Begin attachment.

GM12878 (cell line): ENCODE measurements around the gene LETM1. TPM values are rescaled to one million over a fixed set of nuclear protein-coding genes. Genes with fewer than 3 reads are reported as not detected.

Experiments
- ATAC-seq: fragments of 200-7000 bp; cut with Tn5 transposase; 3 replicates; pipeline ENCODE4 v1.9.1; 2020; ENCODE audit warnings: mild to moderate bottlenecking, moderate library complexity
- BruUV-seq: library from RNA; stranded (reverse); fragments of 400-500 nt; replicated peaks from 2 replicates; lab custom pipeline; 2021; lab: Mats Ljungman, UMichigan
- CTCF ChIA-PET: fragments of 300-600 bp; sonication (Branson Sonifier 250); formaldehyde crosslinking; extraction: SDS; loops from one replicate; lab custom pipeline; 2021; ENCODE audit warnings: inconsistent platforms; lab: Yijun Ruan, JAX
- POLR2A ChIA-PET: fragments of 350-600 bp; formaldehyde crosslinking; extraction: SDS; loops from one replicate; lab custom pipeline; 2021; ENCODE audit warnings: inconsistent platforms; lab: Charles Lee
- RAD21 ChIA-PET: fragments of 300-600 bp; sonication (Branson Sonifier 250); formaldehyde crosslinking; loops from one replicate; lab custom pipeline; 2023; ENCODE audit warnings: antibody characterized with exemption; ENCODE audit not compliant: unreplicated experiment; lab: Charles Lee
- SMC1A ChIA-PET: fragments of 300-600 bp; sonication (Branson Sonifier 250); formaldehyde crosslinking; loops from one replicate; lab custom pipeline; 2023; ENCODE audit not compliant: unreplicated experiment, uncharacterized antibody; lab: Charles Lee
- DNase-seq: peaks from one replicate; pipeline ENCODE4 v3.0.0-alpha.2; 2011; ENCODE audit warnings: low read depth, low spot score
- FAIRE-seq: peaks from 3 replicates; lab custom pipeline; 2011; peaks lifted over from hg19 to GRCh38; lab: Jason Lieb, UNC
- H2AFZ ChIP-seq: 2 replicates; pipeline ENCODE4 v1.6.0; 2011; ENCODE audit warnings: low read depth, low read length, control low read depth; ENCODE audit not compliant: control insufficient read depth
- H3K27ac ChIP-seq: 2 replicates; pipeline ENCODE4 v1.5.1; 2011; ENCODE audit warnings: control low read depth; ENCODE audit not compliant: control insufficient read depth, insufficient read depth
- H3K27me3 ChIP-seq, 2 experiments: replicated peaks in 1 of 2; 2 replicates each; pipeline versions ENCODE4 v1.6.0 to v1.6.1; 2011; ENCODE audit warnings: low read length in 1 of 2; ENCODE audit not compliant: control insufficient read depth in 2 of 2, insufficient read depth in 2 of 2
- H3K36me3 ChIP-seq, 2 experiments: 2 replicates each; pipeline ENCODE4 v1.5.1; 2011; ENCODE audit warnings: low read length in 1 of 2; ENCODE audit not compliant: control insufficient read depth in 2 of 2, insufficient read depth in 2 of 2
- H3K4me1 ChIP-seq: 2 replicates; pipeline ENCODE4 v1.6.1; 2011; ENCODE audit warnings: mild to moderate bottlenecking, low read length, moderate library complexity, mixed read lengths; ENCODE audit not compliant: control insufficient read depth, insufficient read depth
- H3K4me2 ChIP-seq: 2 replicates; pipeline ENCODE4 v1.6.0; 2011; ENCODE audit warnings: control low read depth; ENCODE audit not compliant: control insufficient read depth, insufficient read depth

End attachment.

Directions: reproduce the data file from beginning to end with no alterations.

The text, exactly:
GM12878 (cell line): ENCODE measurements around the gene LETM1. TPM values are rescaled to one million over a fixed set of nuclear protein-coding genes. Genes with fewer than 3 reads are reported as not detected.

Experiments
- ATAC-seq: fragments of 200-7000 bp; cut with Tn5 transposase; 3 replicates; pipeline ENCODE4 v1.9.1; 2020; ENCODE audit warnings: mild to moderate bottlenecking, moderate library complexity
- BruUV-seq: library from RNA; stranded (reverse); fragments of 400-500 nt; replicated peaks from 2 replicates; lab custom pipeline; 2021; lab: Mats Ljungman, UMichigan
- CTCF ChIA-PET: fragments of 300-600 bp; sonication (Branson Sonifier 250); formaldehyde crosslinking; extraction: SDS; loops from one replicate; lab custom pipeline; 2021; ENCODE audit warnings: inconsistent platforms; lab: Yijun Ruan, JAX
- POLR2A ChIA-PET: fragments of 350-600 bp; formaldehyde crosslinking; extraction: SDS; loops from one replicate; lab custom pipeline; 2021; ENCODE audit warnings: inconsistent platforms; lab: Charles Lee
- RAD21 ChIA-PET: fragments of 300-600 bp; sonication (Branson Sonifier 250); formaldehyde crosslinking; loops from one replicate; lab custom pipeline; 2023; ENCODE audit warnings: antibody characterized with exemption; ENCODE audit not compliant: unreplicated experiment; lab: Charles Lee
- SMC1A ChIA-PET: fragments of 300-600 bp; sonication (Branson Sonifier 250); formaldehyde crosslinking; loops from one replicate; lab custom pipeline; 2023; ENCODE audit not compliant: unreplicated experiment, uncharacterized antibody; lab: Charles Lee
- DNase-seq: peaks from one replicate; pipeline ENCODE4 v3.0.0-alpha.2; 2011; ENCODE audit warnings: low read depth, low spot score
- FAIRE-seq: peaks from 3 replicates; lab custom pipeline; 2011; peaks lifted over from hg19 to GRCh38; lab: Jason Lieb, UNC
- H2AFZ ChIP-seq: 2 replicates; pipeline ENCODE4 v1.6.0; 2011; ENCODE audit warnings: low read depth, low read length, control low read depth; ENCODE audit not compliant: control insufficient read depth
- H3K27ac ChIP-seq: 2 replicates; pipeline ENCODE4 v1.5.1; 2011; ENCODE audit warnings: control low read depth; ENCODE audit not compliant: control insufficient read depth, insufficient read depth
- H3K27me3 ChIP-seq, 2 experiments: replicated peaks in 1 of 2; 2 replicates each; pipeline versions ENCODE4 v1.6.0 to v1.6.1; 2011; ENCODE audit warnings: low read length in 1 of 2; ENCODE audit not compliant: control insufficient read depth in 2 of 2, insufficient read depth in 2 of 2
- H3K36me3 ChIP-seq, 2 experiments: 2 replicates each; pipeline ENCODE4 v1.5.1; 2011; ENCODE audit warnings: low read length in 1 of 2; ENCODE audit not compliant: control insufficient read depth in 2 of 2, insufficient read depth in 2 of 2
- H3K4me1 ChIP-seq: 2 replicates; pipeline ENCODE4 v1.6.1; 2011; ENCODE audit warnings: mild to moderate bottlenecking, low read length, moderate library complexity, mixed read lengths; ENCODE audit not compliant: control insufficient read depth, insufficient read depth
- H3K4me2 ChIP-seq: 2 replicates; pipeline ENCODE4 v1.6.0; 2011; ENCODE audit warnings: control low read depth; ENCODE audit not compliant: control insufficient read depth, insufficient read depth